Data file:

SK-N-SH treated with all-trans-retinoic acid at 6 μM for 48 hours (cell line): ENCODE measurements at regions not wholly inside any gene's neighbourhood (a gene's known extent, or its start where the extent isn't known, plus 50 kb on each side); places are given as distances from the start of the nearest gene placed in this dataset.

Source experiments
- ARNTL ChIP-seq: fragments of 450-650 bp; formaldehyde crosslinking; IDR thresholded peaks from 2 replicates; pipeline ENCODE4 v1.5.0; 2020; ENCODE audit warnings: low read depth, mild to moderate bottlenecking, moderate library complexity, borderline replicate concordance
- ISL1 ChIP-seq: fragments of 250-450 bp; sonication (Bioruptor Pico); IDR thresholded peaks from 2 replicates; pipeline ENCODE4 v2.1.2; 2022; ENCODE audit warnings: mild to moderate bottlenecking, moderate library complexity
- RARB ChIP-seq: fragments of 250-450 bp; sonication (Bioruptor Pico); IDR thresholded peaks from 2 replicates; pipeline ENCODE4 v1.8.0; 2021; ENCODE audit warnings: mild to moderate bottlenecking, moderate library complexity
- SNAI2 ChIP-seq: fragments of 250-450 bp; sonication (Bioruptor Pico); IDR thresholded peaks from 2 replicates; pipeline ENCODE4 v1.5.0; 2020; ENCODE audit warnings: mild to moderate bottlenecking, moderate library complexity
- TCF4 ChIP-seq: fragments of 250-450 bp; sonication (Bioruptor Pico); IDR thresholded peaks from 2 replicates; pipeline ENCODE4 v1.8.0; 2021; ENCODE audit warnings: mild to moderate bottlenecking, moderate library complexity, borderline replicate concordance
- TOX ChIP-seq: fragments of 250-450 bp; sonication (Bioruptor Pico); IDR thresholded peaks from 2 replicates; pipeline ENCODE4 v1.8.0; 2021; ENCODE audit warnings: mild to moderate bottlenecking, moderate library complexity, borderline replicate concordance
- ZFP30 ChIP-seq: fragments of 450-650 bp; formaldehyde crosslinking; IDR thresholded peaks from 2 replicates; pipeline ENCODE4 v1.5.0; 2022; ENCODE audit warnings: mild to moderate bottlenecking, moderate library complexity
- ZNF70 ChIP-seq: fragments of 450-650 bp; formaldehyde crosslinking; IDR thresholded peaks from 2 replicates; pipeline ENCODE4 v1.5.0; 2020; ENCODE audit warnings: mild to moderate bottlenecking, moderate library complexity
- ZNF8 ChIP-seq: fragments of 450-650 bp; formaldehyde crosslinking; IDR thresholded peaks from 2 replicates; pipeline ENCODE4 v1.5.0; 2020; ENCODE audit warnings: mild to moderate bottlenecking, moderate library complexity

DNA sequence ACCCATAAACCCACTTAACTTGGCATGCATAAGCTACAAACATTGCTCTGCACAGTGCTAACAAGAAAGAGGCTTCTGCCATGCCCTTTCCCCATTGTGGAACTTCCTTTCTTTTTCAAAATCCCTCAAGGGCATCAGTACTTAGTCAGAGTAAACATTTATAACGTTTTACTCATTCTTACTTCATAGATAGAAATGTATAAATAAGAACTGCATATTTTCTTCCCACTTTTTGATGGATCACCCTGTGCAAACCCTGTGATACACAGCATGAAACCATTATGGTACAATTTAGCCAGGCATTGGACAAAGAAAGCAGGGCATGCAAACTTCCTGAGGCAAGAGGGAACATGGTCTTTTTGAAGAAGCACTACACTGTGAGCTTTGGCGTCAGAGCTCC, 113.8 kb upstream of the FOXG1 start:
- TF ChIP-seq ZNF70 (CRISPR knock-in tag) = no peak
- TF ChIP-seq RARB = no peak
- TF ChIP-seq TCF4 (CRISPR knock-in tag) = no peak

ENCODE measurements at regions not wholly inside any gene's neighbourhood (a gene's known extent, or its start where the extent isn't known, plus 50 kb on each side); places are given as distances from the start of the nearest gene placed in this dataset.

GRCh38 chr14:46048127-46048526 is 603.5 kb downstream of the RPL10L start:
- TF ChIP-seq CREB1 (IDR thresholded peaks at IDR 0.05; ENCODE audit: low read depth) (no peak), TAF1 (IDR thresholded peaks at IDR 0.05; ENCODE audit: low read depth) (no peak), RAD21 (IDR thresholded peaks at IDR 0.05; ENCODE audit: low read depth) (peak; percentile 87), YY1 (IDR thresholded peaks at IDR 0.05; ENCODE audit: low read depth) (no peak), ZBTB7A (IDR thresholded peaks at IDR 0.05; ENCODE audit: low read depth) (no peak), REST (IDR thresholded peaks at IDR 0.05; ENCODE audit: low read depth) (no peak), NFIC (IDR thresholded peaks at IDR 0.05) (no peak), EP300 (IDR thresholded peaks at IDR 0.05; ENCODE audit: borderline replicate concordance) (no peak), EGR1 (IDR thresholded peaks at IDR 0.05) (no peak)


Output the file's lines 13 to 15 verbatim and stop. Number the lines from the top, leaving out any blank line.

- TF ChIP-seq ZNF70 (CRISPR knock-in tag) = no peak
- TF ChIP-seq RARB = no peak
- TF ChIP-seq TCF4 (CRISPR knock-in tag) = no peak